Open thread: Test your general knowledge with quick quiz

The following questions are taken from an episode of the hit quiz show Who wants to be a millionaire?  Try to answer each one and then scroll down to see the answers, and then vote in the anonymous poll so I know how my very bright readers perform on general knowledge.

Question 1


Question 2


Question 3


Question 4


Question 5



Question 6 (these question were asked in the year 2000)


Question 7



Question 8


Question 9



Question 10


Question 11


Question 12


Question 13 (only 2 choices for this question)


Question 14


Question 15



  1. B
  2. B
  3. C
  4. A
  5. D
  6. B
  7. C
  8. C
  9. A
  10. B
  11. D
  12. B
  13. A
  14. D
  15. B





My first impressions of Rising Star by David J. Garrow


I’ve been looking through the book Rising Star:  The making of Barack Obama by Pulitzer Prize winning author David J. Garrow.  The book is huge.  The main text is 1,084 pages, followed by a few hundred pages of chapter notes, and then about another hundred pages for the bibliography and index.  Garrow reportedly interviewed over a thousand of Obama’s friends and colleagues and even interviewed Obama himself for eight hours.  All this for a book that only covers Obama’s pre-presidential life!

Obama fans might be disappointed to learn how calculating and deceptive Obama has been about his own life story.  On the other hand, Obama haters will be disappointed to learn that Obama was an excellent law student who earned his high grades at Harvard.

Indeed I’m impressed by how the book is both so negative yet so positive.  Unlike many biographers who try to vilify or deify their subject, Garrow only seems interested in gathering as much information as he can and letting the chips fall where they may.  It’s great when truly objective historians take the time to interview this many people and collect this much original research before memories fade, people die, and things get covered up.

Rising Star is a gift to history.

Open thread: Oprah was decades ahead of her time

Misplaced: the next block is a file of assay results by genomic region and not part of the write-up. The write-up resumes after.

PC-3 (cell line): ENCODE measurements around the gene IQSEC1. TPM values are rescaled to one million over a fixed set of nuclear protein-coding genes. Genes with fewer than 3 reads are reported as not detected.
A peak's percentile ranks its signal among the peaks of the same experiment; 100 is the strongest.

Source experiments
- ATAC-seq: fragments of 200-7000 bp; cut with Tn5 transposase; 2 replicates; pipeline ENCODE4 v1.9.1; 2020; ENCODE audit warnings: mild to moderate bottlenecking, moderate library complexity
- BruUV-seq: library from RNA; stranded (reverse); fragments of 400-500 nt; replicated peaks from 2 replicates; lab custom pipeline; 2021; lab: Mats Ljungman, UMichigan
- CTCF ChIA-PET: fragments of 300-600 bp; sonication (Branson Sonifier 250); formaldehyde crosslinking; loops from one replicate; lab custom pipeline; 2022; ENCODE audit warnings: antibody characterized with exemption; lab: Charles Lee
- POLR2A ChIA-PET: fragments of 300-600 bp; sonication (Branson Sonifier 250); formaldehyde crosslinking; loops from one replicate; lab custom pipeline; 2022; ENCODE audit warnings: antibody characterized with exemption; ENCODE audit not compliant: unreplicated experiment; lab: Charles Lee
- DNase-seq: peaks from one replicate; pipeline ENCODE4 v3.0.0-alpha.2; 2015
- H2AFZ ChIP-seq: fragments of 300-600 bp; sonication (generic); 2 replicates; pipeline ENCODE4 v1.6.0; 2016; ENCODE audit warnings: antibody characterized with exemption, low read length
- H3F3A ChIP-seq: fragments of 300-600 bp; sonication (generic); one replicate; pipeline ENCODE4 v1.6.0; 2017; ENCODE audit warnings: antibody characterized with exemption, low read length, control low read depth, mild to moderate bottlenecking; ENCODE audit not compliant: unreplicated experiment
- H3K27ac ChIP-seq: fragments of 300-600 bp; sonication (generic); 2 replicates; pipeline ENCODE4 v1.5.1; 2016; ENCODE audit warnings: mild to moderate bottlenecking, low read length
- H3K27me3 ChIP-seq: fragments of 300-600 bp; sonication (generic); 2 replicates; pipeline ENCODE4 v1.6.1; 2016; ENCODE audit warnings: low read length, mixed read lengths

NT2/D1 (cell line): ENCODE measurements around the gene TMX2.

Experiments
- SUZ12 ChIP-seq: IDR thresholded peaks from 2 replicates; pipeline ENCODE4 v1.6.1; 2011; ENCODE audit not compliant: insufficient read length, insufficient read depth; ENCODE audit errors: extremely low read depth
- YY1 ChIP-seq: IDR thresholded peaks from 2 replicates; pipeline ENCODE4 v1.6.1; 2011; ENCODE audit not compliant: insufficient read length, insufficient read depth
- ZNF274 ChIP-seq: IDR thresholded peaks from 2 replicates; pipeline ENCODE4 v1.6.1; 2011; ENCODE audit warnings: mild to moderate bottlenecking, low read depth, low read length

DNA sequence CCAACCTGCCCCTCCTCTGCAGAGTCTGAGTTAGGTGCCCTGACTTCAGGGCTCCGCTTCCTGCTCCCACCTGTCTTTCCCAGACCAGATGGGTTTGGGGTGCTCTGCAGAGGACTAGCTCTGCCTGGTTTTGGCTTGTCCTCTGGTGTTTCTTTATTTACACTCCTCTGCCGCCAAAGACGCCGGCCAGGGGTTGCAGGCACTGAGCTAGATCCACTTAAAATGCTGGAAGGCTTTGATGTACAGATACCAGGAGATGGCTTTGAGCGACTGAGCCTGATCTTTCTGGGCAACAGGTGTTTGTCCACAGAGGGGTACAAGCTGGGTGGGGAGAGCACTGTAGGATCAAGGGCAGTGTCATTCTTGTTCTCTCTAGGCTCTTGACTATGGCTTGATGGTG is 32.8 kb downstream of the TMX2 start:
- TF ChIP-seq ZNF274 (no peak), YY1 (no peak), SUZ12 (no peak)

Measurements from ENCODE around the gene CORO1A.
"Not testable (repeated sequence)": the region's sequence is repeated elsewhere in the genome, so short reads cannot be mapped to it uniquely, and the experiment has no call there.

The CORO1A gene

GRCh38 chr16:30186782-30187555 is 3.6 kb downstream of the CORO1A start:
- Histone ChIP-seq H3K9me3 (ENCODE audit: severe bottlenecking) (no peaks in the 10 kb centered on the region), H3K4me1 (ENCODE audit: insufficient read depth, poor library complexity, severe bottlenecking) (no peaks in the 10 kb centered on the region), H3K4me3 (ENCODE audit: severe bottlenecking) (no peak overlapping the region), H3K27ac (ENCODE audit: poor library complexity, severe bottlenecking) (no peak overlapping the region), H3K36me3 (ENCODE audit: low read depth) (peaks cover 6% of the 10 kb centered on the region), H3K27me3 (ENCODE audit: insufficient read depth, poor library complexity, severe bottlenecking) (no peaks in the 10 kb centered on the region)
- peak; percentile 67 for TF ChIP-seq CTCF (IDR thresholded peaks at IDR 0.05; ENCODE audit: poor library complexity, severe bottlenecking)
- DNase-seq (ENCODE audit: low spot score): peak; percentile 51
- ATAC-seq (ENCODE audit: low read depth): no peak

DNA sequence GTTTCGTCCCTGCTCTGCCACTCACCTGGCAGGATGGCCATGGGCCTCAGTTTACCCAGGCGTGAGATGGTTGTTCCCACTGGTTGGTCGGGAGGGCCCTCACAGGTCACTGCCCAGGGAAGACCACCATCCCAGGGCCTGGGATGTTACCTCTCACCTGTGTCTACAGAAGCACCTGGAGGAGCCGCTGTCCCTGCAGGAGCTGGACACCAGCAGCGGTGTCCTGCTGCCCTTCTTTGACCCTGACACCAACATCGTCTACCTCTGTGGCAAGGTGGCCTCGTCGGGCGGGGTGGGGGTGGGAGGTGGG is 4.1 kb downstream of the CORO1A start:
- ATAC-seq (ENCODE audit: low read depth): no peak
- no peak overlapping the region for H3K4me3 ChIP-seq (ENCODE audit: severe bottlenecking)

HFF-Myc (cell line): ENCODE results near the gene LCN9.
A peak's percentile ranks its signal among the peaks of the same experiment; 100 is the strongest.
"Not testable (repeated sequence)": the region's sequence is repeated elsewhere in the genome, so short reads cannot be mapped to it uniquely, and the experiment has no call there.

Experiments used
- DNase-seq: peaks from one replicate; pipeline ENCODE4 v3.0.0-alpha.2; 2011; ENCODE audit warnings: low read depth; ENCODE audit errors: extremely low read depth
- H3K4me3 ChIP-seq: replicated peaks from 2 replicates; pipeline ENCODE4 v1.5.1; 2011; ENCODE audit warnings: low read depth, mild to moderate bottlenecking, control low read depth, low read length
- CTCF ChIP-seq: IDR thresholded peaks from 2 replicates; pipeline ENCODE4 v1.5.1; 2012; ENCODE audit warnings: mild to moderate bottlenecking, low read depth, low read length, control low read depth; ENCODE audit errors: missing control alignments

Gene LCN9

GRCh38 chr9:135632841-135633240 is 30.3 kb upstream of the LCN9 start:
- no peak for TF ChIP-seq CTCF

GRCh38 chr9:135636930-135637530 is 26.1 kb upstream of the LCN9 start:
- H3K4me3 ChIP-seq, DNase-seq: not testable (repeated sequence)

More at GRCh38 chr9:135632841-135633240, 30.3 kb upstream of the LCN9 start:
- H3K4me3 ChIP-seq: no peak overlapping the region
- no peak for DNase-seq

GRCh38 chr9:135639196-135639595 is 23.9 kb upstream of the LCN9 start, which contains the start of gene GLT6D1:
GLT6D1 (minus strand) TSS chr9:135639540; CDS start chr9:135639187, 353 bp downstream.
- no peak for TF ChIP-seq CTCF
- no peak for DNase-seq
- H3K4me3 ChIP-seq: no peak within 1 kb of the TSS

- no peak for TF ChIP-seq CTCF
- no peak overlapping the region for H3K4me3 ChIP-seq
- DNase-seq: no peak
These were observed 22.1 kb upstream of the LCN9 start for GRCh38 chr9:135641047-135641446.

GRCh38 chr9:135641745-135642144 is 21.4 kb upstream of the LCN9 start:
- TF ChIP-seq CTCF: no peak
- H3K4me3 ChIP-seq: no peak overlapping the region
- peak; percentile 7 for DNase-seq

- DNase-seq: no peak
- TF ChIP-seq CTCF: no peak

Long before Ellen, Will & Grace or Modern Family, it was Oprah (and before her Donahue) and the genre of TV she popularized, that played the critical role bringing gays into the mainstream.  Here she is way back in 1989 (before most of my readers were even born) discussing gay marriage.

Oprah really is the most influential woman in the World because virtually no single living person has done more to change the culture of America, and by extension, the World.  It sounds bad to say now, but back in the 1980s people weren’t used to seeing a black looking black woman on TV.  What few black celebs there were, were often mixed race or skin bleached, so to see an authentic dark skinned black woman with African features on TV was transformative.  One Oprah fan told me that she didn’t watch for years because she thought “she is black, what kind of show can she have?”  A TV station told the legendary King brothers (Oprah’s syndicators) that they could get a better rating with a potato than by putting a black woman on TV.

But if being overweight and hardcore black wasn’t taboo enough, Oprah shocked the world by discussing topics as forbidden as gay marriage, infidelity, food addiction, and above all, sexual abuse, leading millions of victims to recovery.

Even though at age three, Oprah was a preacher prodigy, raised to believe gays would go to hell, she slowly abandoned this dogma for a more inclusive spirituality that millions of her fans embraced.


A preacher at the age of 3

She was smart enough to know that as an overweight dark skinned black woman, she faced discrimination in the same way gays did, and with 20th century nutrition increasing the World’s brain size and IQ, an awakened public would soon embrace moral progress, causing gay suicide rates to plummet.

As Martin Luther King once observed, the arch of the moral universe is long, but bends towards justice.

Like all revolutionary leaders, Oprah got on the right side of history, way ahead of her time, just as she had with the Iraq war:

Open thread: Obama finally confronts Trump, Trump reacts

Obama has realized that if he wants to maintain his enormous popularity among liberals, he can no longer just sit on the sidelines as Trump tramples all over his legacy.  At the same time, the last thing he wants to do is ruin his retirement and risk his pristine reputation by getting into a mud fight, since no one benefits more from those than Trump.  Thus he seems to have found a middle ground of mild criticism.

Trump reacted with a zinger about falling asleep.

When Obama fans heard about this, they went absolutely ballistic.

It’s not surprising they would become so angry.   They consider Obama to be the greatest public speaker of all time, so to have a man they consider unworthy of shining Obama’s shoes,  not only destroy Obama’s legacy, but mock even his greatest talent, just adds insult to injury.

Why are they so psychologically invested in Obama?  Because white liberals pride themselves in supporting the underdogs and thus being very pro-black, but for years they’ve struggled to find a black they can get excited about.  Rap stars and athletes are too uneducated for their elitist tastes.    Even Oprah struck some of them as tacky for celebrating diets and materialism, and being loved by Midwestern housewives.

In Obama they found a black who looked, acted, and had the credentials of the white liberal elite, and thus he became their messiah.  By contrast, Trump is everything they hate (tacky materialism, uneducated speaking style, white working class fans) and is also a “racist” white conservative, making him the ultimate villain.

Open thread: Demographics of the World’s most influential people